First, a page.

Farmers around the world have developed a deep dependency on Roundup despite growing calls for its ban in some countries. 

Continuous use of Roundup for farming in most countries has led to the virtual disappearance of rotational systems that were in place before the introduction of glyphosate as a herbicide.  

The popular weed killer has completely changed the farming system around the world, as some farmers are now using Roundup to increase their output. Additionally, the use of Roundup has also paved the way for genetically modified foods to be unleashed around the world, drumming up new debates on their health implications in the long run.

The dependency on Roundup in farming by farmers has made it difficult for many countries to impose a ban on herbicides. Farmers in some countries, especially in Europe and Africa, are protesting the potential ban of Roundup since most of them depend on the weed killer to increase their output every year.

In the European Union, several associations of farmers threatened to sue their respective governments in 2017 if a new license was not issued. Therefore, as farmers rise against any potential ban, preventing the adverse health effects of Roundup becomes difficult to control in the future.

Roundup use in Africa

Unlike Europe and North America, Roundup is still widely used in almost all 54 countries in Africa. 

Although Malawi was the only African country that temporarily decided to suspend the importation of glyphosate to the country, the decision was later withdrawn.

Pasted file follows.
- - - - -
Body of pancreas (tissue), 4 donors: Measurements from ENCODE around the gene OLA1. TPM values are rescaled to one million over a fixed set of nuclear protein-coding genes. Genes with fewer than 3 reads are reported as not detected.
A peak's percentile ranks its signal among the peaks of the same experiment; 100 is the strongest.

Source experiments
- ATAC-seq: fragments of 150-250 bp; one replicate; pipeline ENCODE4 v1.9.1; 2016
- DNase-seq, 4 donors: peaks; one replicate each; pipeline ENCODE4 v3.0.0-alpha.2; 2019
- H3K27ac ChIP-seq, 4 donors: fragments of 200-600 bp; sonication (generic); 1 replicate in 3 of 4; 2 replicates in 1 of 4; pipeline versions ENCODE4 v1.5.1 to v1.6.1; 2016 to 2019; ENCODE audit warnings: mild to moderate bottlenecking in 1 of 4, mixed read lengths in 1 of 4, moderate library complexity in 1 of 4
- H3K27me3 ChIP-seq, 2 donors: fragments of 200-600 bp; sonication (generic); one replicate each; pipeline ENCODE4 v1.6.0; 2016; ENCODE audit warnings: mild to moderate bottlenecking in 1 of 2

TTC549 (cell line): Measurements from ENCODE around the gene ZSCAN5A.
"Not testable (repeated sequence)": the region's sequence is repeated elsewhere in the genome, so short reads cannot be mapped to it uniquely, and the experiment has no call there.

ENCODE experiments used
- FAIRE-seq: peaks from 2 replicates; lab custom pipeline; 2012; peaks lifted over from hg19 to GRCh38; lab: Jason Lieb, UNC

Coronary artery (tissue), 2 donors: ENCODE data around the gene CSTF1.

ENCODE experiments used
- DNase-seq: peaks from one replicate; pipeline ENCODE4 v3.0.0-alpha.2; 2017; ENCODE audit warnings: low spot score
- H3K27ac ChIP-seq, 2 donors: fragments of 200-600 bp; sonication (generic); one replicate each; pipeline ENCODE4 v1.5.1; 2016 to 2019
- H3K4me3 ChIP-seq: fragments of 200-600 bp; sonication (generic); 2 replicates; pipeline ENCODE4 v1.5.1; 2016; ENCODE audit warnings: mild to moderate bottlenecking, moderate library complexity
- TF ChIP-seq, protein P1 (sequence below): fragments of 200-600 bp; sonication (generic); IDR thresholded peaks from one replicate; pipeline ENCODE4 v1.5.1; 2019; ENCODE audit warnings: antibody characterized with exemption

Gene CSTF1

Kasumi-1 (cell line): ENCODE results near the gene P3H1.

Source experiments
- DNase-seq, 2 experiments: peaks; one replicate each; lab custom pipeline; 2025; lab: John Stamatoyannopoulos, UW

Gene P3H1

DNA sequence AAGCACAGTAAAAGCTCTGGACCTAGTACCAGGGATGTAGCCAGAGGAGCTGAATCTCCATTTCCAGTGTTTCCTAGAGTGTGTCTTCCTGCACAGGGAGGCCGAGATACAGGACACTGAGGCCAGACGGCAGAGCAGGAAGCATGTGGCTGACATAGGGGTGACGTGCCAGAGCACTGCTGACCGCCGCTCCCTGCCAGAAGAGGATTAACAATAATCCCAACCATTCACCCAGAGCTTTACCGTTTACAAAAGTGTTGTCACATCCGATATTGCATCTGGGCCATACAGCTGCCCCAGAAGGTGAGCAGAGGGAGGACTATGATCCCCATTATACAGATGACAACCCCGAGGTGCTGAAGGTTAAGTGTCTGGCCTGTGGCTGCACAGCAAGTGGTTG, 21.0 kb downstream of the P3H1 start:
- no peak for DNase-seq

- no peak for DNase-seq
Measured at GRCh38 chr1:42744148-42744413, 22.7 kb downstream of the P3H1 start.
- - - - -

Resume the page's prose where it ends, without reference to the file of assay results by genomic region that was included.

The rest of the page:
One of the main reasons for Malawi temporarily banning Roundup in the country was to protect their farmers from the adverse effects of glyphosate on the human body. 

Research in the Journal of Development and Communication Studies found that glyphosate in Roundup caused skin irritation among Malawian farmers that used it, a sign of potential health risk in the long run. Therefore, Malawian farmers were more exposed to the health implication of Roundup than consumers considering the evidence of skin irritations caused by glyphosate.

Some local farmers tend not to be so careful in the application of glyphosate in their farms, which exposes them to Roundup’s toxins. 

According to an article by DW News, people have been found not to wear safety gear when handling glyphosate in Roundup and fail to either understand the language or fail to read the instructions displayed on the containers of Roundup. 

This inability to understand the language displayed in Roundup or the carelessness of the lack of attention on the side of farmers in handling glyphosate during farming shows the glaring lack of awareness of its dangers to the health of the farmers in the long term.

In Kenya, the ministry of Health has been grappling with the rising cases of cancer in the population of the country for decades now. According to data from Kenya’s Ministry of Health, the third leading cause of death and the second leading cause of non-communicable diseases after cardiovascular diseases in the country is cancer. Doctors in the country have attributed this surge in cancer cases in the country with the wide use of glyphosate in Roundup in Kenya’s agricultural sector.

In conclusion, what is coming out is that while Roundup is effective at killing weeds in farms, its direct and indirect impacts on human health are of significant concern.